Business Technology

Why an online presence is critical for a small business – explained by small businesses

13 min read

14 January 2016

It’s absolutely critical that a company's website functions well and engages with users to provide an enjoyable user experience. To gain insight as to how startup companies have managed to convert online visitors to paying consumers, we have spoken to various successful business owners who have first-hand experience in this.

For businesses today, an online presence now holds more significance for potential customers as an offline presence.

A website is often the first port-of-call when somebody has a query about a company. This is the moment where a user decides if they will be a returning and active consumer in the future.

First we spoke with Chiara Pensato, the marketing director of Moveguides, which provides users with a mobility management support service in a simple technology platform.

What impact does your website have on your business?

Your website is the number one resource that people use when looking for information about your business. As your company “business card”, it is critical that your website stays true to your brand and vision, and clearly delineates your core value proposition and leading messages.

A website is also critical for establishing credibility in the market. A bad website can make your business look sloppy and could potentially deter people from working with you. 

Your website should also go beyond being just a tool to sell the product, so that your audience can leverage it as a key platform to access industry knowledge and stay up to date with the latest trends and hot topics.

A website is impactful when it is engaging and offers more than just company information: things like a blog, customer stories and calls to action directing to relevant content help with that immensely.

What aspects of your site are most important to your customers?

We want to ensure that we deliver an outstanding user experience, so that visitors enjoy spending time on it researching information – and will be more compelled to return and recommend it to others.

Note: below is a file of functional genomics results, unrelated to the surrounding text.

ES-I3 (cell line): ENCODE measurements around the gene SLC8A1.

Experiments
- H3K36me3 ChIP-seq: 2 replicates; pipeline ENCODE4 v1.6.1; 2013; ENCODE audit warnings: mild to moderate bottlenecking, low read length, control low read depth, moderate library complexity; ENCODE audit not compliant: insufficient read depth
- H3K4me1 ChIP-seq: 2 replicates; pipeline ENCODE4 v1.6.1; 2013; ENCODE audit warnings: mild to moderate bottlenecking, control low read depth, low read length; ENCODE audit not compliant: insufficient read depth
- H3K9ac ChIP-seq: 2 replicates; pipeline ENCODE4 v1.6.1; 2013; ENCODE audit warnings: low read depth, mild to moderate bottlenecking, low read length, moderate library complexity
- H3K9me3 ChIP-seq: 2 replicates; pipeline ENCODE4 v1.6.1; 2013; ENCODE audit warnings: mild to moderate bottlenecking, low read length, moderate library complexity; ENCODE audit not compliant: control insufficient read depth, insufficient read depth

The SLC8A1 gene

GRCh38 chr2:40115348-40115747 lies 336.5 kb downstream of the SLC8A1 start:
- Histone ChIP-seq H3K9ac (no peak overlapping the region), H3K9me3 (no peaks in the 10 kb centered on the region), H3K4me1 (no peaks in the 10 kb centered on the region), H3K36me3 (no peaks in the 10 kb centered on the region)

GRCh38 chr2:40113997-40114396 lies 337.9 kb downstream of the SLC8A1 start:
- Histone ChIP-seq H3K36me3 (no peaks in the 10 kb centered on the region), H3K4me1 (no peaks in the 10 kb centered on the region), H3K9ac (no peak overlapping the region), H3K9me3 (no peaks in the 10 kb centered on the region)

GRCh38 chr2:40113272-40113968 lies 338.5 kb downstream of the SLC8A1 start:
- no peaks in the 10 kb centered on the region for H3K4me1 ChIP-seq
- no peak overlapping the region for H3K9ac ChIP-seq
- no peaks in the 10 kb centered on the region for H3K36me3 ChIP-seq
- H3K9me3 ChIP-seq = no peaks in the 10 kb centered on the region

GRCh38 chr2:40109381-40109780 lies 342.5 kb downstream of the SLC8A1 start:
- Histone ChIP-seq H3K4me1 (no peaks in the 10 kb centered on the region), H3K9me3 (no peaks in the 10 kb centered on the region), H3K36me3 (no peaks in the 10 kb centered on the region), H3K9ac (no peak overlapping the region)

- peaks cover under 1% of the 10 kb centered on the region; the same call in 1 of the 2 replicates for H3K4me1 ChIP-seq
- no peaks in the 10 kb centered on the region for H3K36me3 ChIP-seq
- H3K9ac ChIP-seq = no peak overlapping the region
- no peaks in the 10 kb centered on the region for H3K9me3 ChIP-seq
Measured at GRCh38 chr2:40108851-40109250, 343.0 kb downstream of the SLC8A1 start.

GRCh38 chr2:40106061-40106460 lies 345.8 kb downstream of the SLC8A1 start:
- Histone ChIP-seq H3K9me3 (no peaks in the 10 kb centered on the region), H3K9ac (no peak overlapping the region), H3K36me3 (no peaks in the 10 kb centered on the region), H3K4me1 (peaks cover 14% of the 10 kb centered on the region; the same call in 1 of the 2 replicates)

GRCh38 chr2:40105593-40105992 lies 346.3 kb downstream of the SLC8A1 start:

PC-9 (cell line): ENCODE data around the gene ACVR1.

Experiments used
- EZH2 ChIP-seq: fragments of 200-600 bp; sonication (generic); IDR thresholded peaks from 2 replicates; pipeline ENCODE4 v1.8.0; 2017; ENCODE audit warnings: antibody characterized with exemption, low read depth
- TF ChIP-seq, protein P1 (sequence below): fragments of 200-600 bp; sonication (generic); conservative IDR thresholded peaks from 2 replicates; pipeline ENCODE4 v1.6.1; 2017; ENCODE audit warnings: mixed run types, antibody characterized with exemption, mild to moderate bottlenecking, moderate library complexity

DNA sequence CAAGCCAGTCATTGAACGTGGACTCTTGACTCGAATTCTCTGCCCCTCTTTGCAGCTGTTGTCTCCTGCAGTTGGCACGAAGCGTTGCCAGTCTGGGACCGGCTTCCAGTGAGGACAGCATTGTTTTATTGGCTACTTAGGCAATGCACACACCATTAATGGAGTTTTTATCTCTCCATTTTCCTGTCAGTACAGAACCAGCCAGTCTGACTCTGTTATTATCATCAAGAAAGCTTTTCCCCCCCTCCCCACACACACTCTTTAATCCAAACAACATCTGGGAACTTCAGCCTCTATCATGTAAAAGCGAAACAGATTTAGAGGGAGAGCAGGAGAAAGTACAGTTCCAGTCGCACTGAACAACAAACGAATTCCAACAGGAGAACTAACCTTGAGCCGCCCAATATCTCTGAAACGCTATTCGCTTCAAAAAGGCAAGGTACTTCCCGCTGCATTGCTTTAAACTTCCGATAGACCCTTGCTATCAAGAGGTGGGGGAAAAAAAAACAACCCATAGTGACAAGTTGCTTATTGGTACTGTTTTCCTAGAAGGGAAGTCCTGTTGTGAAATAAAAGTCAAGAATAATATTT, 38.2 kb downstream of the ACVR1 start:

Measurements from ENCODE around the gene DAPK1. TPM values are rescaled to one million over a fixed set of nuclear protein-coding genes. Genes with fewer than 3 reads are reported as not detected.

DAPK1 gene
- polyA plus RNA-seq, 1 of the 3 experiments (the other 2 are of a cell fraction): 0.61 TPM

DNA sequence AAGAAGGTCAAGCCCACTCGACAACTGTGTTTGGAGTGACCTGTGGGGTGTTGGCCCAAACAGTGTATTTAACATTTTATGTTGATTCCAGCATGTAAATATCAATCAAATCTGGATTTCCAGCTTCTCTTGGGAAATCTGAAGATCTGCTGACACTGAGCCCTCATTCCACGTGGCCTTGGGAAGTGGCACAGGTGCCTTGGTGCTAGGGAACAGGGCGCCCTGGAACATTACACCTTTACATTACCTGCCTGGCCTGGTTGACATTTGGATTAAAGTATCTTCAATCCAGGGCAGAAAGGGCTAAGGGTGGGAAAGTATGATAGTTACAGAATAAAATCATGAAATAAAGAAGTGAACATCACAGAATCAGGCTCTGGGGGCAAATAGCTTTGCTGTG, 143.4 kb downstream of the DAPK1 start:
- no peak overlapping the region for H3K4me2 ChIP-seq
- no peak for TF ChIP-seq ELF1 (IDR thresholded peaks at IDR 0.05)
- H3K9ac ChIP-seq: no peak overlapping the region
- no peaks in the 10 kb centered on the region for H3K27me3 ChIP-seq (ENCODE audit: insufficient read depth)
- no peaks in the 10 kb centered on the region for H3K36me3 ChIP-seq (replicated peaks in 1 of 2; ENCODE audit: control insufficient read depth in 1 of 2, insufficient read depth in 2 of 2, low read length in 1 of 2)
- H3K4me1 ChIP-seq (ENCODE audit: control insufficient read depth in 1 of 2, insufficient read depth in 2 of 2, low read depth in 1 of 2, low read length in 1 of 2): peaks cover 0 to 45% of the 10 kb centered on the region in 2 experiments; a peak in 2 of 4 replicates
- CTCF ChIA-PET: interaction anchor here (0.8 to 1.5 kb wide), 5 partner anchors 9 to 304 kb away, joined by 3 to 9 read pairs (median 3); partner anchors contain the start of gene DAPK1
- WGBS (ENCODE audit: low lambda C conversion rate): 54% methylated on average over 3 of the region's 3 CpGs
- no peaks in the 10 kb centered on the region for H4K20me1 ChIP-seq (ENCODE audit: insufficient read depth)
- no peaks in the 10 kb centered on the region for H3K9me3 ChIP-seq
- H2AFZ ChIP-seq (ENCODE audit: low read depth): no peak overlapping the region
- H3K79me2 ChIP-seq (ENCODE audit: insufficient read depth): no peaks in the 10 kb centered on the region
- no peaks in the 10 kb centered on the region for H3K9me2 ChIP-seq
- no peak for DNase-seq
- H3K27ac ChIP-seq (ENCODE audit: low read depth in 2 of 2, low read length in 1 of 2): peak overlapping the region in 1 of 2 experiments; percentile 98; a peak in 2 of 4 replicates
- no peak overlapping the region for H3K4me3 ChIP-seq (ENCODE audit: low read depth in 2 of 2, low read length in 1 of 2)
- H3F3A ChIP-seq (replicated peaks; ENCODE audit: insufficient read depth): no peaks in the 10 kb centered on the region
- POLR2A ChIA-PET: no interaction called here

Our blog is an integral aspect of this. We use our blog as a key tool to encourage dialogue on a wide-range of topics that our customers and prospects find educational and interesting.

Other channels that we see are generating the highest response rate are our customer case studies, industry white papers, fact sheets and use cases that bring our story to life for our community.

Are you planning to develop any areas of your website? 

Like a startup, the website should constantly be in motion and updated to reflect a rapidly growing business. This means that we make sure visitors always get access to the most up to date information and are diligent about keeping the web pages relevant to our community.

We are also improving ways for visitors to engage with our website and our team. For example, we have recently added new tabs that make it easy to connect with our team and calls to action like registering for events, viewing webinars or requesting a demo.

Data is very helpful for understanding what works or what we need to develop. We look at how the content and pages perform through analytics tools, as well as gather direct feedback from our community to learn what they want to read about and what appeals to them.

What advice do you have for new startups who are building their businesses website?

Before creating a website, make sure you are clear about who your audience is and what you want to communicate to them. From there really dedicate the time and resources necessary to establish your company’s vision and core messaging in a crisp and clear way. Once you have this nailed down, the design will be a lot easier to create.

Also, leverage third party validation as much as possible. It’s essential to establish credibility as a business and earn trust at the early stages of engagement – think customers, press, partnerships, vendors, investors, and more. 

It’s also important to drive a creative vision that makes the website engaging and human, as opposed to being very formal, impersonal and hard to navigate.

Continue reading to find out how Jacquelyn Guderley, an entrepreneur encouraging women to join the STEM sector, uses the power of online.

Following on from Moveguides is Jacquelyn Guderley, the co-founder of Stemettes. The business focuses on volunteers from the STEM industry who conduct panel events, hackathons, exhibitions and mentoring schemes to show that women have the ability to do science, technology, engineering and maths too.

What impact does your website have on your business?

Our website can be our first point of engagement with our potential beneficiaries (girls that come to our events or their parents) as well as funding organisations and volunteers.